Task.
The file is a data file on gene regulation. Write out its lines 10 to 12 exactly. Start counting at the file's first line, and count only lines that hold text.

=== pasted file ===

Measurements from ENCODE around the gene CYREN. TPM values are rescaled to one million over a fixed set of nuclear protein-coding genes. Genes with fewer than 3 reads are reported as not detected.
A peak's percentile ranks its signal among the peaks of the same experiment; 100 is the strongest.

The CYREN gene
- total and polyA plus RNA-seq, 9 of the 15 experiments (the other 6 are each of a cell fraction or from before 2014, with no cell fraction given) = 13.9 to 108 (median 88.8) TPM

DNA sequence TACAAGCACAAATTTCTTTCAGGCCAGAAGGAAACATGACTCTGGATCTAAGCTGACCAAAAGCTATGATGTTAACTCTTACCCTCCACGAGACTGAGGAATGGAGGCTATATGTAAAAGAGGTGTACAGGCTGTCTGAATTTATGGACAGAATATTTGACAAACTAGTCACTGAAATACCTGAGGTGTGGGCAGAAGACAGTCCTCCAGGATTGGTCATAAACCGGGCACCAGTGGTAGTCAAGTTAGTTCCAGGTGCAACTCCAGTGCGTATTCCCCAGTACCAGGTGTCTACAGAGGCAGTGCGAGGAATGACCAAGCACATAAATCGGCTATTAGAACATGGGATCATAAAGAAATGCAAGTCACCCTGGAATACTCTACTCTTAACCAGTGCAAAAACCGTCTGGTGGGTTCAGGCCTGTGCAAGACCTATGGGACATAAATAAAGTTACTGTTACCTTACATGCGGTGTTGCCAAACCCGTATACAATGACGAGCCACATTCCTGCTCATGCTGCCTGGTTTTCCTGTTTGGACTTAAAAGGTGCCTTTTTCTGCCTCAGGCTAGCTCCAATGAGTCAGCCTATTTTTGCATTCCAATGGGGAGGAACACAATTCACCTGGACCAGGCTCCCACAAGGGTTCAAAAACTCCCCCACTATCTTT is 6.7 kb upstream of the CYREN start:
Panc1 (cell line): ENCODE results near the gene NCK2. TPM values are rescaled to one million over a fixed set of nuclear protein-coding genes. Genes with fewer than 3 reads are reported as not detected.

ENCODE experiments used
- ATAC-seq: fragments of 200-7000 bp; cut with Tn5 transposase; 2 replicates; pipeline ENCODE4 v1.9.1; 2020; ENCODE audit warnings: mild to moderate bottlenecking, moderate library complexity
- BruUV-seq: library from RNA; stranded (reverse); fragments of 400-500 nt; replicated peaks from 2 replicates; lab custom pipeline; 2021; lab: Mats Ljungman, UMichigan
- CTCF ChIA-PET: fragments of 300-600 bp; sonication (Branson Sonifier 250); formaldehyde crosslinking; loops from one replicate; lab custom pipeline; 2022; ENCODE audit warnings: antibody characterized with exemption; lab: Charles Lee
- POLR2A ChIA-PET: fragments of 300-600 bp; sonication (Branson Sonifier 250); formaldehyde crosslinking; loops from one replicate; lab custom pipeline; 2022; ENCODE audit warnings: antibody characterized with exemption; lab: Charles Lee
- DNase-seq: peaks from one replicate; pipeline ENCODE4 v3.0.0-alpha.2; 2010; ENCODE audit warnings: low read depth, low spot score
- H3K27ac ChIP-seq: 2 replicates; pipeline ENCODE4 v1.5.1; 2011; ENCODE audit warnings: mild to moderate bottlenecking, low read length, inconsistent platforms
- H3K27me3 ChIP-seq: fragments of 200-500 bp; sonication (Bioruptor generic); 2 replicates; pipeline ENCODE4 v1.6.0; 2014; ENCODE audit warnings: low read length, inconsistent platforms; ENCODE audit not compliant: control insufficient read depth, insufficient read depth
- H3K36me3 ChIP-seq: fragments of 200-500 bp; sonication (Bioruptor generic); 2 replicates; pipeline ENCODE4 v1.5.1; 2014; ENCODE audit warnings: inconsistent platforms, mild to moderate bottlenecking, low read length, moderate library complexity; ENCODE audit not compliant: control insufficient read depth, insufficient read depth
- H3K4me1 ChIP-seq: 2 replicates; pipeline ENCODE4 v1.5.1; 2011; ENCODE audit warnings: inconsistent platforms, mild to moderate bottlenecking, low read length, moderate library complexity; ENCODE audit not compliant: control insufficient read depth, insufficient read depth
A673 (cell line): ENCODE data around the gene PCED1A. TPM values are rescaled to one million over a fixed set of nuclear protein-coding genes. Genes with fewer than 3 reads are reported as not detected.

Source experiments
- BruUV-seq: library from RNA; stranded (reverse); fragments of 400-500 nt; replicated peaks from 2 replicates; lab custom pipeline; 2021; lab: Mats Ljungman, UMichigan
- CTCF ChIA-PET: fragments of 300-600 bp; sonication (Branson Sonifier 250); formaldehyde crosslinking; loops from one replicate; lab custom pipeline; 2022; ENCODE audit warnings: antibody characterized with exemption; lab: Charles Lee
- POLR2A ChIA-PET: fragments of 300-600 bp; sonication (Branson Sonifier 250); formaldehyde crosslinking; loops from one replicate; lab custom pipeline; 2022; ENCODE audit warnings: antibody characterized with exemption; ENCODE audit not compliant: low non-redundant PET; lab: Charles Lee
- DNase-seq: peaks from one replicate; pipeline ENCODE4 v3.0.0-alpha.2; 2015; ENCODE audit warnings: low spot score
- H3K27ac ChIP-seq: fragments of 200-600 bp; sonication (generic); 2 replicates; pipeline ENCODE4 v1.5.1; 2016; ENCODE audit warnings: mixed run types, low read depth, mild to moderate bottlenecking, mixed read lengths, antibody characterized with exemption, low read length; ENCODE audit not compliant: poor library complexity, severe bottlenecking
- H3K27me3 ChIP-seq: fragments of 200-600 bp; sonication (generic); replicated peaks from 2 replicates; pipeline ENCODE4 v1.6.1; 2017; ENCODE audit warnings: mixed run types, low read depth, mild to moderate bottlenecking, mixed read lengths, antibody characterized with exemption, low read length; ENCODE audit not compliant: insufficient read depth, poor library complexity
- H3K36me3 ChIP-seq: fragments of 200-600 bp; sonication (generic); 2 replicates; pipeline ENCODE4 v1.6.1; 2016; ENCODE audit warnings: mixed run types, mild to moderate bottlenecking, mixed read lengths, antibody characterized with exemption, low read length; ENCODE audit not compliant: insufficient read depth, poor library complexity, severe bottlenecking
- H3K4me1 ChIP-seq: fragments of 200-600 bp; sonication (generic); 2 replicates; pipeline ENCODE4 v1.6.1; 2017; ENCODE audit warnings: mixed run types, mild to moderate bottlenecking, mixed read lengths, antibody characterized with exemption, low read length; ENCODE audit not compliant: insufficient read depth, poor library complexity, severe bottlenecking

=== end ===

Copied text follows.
- CTCF ChIA-PET: fragments of 300-600 bp; sonication (Branson Sonifier 250); formaldehyde crosslinking; loops from one replicate; lab custom pipeline; 2022; ENCODE audit warnings: antibody characterized with exemption; lab: Charles Lee
- POLR2A ChIA-PET: fragments of 300-600 bp; sonication (Branson Sonifier 250); formaldehyde crosslinking; loops from one replicate; lab custom pipeline; 2022; ENCODE audit warnings: antibody characterized with exemption; lab: Charles Lee
- DNase-seq: peaks from one replicate; pipeline ENCODE4 v3.0.0-alpha.2; 2010; ENCODE audit warnings: low read depth, low spot score